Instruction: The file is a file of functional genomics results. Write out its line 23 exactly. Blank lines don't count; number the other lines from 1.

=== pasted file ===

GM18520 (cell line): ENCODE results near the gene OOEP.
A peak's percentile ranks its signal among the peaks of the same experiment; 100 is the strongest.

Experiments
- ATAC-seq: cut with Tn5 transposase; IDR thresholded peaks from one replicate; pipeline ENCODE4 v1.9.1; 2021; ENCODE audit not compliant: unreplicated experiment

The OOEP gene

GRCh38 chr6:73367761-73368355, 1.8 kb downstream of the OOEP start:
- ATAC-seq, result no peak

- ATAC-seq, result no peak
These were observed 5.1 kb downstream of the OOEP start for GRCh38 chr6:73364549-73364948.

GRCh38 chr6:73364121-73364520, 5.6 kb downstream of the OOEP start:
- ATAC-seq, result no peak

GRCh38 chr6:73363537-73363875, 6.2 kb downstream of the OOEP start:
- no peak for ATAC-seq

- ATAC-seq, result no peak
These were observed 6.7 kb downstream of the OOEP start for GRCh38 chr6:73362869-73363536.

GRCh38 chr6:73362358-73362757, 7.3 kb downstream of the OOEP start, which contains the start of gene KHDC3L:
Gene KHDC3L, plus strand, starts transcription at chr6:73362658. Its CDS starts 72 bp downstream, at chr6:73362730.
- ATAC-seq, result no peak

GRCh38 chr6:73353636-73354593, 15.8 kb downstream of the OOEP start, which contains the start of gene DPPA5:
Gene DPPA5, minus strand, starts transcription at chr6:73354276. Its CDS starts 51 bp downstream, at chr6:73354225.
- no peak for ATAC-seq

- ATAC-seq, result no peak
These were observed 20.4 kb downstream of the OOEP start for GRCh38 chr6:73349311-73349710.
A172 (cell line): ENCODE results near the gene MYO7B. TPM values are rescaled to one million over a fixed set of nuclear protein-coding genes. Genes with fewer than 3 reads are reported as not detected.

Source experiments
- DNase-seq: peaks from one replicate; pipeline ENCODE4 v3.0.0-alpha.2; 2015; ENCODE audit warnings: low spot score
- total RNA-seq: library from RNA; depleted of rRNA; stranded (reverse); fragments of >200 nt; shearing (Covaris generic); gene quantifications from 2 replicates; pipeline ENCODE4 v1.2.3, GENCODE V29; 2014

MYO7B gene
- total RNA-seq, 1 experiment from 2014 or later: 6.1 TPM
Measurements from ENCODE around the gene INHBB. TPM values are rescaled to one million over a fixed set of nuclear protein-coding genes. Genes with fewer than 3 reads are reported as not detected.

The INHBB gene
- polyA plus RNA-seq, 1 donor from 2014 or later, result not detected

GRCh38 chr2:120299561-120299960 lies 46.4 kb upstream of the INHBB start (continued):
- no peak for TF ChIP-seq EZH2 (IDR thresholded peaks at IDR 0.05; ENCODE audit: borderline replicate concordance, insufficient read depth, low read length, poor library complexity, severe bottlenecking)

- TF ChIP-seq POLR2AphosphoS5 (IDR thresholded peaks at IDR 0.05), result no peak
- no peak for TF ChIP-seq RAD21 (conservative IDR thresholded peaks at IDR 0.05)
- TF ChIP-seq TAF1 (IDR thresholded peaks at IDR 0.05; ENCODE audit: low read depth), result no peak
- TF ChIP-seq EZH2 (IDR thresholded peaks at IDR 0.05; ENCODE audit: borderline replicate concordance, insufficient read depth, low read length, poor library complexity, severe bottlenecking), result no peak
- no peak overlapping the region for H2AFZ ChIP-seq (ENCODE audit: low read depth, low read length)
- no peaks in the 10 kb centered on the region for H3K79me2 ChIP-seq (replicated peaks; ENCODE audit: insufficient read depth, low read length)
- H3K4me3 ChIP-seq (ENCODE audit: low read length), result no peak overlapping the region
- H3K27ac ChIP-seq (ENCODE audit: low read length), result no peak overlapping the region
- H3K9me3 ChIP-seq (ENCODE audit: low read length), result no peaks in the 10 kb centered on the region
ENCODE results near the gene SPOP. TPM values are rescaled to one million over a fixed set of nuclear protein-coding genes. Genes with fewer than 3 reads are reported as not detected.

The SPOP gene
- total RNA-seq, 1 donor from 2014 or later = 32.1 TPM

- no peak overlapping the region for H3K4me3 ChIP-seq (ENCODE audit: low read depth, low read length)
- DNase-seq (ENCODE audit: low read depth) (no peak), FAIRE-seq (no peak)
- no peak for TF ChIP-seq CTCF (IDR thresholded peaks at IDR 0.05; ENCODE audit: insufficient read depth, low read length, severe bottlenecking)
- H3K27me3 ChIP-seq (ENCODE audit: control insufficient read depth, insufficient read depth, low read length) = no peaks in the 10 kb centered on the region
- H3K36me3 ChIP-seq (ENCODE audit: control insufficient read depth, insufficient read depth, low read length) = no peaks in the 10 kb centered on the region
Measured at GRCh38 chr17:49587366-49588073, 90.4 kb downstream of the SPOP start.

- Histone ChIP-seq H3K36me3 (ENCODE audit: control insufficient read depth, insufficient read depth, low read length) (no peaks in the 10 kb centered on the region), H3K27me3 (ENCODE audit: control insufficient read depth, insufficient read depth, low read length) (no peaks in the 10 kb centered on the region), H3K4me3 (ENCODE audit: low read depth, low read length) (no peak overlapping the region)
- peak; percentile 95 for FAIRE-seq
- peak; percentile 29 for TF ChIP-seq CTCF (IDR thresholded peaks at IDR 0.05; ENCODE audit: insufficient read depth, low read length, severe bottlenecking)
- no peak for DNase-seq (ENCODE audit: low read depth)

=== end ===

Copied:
These were observed 20.4 kb downstream of the OOEP start for GRCh38 chr6:73349311-73349710.